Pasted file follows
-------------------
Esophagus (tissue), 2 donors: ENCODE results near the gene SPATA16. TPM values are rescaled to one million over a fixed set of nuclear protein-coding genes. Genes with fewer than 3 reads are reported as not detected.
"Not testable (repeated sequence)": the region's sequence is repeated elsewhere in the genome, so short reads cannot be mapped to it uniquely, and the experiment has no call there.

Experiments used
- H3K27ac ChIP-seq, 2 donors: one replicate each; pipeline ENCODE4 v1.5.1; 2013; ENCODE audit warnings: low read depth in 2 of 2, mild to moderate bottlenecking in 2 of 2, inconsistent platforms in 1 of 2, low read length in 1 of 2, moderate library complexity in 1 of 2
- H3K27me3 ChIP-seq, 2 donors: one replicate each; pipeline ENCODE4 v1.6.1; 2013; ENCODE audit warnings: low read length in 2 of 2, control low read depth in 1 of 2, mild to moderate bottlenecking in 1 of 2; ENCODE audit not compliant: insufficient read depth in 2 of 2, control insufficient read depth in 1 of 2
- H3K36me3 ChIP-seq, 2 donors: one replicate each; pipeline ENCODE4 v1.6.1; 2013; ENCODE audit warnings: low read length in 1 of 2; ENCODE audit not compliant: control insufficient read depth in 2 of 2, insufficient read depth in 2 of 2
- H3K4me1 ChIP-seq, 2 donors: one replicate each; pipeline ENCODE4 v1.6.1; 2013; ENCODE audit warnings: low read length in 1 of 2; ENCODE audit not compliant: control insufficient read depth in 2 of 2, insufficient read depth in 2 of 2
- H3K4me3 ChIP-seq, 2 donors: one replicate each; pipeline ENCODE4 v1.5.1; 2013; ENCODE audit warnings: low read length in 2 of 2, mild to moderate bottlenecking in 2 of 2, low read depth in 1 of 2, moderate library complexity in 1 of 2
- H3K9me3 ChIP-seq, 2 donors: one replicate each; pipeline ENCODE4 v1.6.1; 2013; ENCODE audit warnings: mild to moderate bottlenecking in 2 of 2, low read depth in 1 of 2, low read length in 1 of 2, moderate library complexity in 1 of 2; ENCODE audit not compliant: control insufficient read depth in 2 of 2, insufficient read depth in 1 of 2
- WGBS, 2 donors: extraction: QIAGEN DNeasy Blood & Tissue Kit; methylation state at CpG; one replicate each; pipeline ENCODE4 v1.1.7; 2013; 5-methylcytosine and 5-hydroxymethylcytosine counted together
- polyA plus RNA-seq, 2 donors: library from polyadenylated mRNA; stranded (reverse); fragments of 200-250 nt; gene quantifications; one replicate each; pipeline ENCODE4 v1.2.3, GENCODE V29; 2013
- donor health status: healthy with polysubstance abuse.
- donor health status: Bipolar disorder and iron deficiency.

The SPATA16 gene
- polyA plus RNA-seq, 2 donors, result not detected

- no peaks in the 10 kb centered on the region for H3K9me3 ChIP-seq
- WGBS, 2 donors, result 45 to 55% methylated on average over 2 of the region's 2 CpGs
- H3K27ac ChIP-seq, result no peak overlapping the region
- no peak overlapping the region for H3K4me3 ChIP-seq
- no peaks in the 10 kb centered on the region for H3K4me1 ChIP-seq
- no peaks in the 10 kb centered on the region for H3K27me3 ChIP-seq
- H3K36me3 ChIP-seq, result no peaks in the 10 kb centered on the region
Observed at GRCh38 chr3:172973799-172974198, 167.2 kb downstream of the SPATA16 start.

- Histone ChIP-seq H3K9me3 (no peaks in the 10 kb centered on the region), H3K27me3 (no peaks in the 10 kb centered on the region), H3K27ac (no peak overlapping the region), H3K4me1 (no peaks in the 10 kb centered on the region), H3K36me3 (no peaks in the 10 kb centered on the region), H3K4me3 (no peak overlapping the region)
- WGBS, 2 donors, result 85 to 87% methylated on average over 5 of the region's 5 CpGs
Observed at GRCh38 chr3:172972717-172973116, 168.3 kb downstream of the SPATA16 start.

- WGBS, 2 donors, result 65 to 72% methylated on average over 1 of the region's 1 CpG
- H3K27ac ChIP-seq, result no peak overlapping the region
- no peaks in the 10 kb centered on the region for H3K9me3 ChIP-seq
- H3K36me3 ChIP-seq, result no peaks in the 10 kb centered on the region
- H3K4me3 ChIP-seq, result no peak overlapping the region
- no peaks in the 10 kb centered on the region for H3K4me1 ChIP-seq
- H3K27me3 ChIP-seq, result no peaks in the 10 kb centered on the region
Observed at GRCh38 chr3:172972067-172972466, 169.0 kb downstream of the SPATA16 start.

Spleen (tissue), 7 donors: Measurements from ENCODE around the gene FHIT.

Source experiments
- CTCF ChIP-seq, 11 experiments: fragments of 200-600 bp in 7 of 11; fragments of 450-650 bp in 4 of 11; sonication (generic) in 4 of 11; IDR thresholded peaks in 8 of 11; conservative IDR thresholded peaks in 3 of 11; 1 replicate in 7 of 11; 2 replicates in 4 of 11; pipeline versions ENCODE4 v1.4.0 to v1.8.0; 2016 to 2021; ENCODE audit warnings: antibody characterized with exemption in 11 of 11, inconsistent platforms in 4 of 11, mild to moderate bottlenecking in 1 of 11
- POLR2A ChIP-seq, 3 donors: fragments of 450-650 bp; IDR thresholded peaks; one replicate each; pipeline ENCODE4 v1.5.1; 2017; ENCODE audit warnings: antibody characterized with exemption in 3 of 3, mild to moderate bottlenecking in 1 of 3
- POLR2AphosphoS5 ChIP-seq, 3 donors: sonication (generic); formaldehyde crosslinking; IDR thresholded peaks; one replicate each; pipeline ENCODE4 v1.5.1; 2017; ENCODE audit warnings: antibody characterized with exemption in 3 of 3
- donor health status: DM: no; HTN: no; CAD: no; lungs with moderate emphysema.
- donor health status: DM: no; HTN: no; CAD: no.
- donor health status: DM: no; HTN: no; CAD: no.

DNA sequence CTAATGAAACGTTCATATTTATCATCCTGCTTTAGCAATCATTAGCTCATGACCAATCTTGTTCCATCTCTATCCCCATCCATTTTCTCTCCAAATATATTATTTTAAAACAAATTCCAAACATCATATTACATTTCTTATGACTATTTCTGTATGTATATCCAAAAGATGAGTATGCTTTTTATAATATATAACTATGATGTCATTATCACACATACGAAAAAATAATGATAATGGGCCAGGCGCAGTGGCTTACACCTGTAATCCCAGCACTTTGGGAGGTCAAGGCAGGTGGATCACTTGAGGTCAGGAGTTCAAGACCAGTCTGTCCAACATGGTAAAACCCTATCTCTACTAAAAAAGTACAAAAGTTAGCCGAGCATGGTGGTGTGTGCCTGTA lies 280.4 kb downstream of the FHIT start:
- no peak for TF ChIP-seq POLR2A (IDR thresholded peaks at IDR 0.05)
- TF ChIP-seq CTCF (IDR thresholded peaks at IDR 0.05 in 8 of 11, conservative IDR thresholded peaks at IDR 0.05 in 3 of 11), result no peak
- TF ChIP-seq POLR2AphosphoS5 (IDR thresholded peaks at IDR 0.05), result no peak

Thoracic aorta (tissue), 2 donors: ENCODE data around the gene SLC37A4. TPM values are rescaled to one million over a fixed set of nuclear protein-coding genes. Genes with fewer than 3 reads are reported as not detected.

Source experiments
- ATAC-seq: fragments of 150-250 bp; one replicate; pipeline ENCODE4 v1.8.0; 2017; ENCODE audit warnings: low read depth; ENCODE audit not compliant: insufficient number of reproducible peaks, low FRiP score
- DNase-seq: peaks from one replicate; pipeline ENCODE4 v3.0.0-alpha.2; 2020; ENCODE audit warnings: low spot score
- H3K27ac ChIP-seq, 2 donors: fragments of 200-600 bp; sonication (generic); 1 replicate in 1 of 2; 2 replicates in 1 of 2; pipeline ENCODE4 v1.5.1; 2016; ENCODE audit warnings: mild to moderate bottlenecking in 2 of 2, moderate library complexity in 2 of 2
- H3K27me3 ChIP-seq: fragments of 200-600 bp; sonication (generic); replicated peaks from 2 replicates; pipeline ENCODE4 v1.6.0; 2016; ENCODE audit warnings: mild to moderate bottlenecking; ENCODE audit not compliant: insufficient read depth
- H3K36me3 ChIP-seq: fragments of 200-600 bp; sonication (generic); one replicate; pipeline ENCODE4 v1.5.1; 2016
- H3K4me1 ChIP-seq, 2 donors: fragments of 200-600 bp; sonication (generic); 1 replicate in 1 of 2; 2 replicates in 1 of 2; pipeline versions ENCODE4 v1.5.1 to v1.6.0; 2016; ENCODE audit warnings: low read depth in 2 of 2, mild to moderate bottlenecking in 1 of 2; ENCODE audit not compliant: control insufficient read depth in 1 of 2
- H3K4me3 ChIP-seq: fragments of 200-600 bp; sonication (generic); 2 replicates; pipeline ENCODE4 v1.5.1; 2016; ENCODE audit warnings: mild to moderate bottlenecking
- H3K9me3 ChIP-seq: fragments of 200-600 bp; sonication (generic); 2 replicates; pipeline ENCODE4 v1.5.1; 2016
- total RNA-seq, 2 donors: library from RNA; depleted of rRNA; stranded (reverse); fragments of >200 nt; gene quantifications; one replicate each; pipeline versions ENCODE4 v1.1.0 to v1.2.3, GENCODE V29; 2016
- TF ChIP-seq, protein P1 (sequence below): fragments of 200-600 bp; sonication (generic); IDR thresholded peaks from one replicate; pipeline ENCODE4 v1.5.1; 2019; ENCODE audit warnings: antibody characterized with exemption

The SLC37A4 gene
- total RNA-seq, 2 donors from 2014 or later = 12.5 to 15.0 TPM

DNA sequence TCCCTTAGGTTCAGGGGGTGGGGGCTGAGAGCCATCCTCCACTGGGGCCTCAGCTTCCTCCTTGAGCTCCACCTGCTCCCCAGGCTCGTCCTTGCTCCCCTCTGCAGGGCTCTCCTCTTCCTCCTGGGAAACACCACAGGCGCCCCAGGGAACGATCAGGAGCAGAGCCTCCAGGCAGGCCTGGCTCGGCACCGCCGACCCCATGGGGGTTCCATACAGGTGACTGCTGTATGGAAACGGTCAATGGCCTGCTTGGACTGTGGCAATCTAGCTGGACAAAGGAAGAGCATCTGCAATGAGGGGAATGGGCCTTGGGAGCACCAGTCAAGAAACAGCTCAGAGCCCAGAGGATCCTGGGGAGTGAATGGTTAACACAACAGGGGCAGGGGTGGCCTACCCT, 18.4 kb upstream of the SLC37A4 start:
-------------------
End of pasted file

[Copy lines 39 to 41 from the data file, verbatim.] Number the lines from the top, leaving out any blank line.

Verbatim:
- POLR2AphosphoS5 ChIP-seq, 3 donors: sonication (generic); formaldehyde crosslinking; IDR thresholded peaks; one replicate each; pipeline ENCODE4 v1.5.1; 2017; ENCODE audit warnings: antibody characterized with exemption in 3 of 3
- donor health status: DM: no; HTN: no; CAD: no; lungs with moderate emphysema.
- donor health status: DM: no; HTN: no; CAD: no.